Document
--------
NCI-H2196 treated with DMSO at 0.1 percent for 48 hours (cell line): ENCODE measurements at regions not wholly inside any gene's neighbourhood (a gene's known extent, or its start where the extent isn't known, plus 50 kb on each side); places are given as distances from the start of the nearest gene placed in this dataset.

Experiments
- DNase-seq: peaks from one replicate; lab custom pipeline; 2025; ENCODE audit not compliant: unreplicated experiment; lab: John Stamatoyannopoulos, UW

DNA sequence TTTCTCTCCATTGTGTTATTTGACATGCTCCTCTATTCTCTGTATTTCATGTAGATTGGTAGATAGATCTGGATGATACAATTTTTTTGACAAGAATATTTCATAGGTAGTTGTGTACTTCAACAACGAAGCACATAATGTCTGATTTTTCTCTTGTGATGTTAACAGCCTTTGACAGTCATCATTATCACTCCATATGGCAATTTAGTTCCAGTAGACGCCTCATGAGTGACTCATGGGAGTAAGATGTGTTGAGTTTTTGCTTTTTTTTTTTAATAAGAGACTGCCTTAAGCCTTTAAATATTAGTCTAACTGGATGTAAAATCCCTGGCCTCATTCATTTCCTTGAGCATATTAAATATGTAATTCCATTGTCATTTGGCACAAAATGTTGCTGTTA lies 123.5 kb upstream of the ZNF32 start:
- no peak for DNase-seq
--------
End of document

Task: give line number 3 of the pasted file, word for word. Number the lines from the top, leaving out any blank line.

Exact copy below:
- DNase-seq: peaks from one replicate; lab custom pipeline; 2025; ENCODE audit not compliant: unreplicated experiment; lab: John Stamatoyannopoulos, UW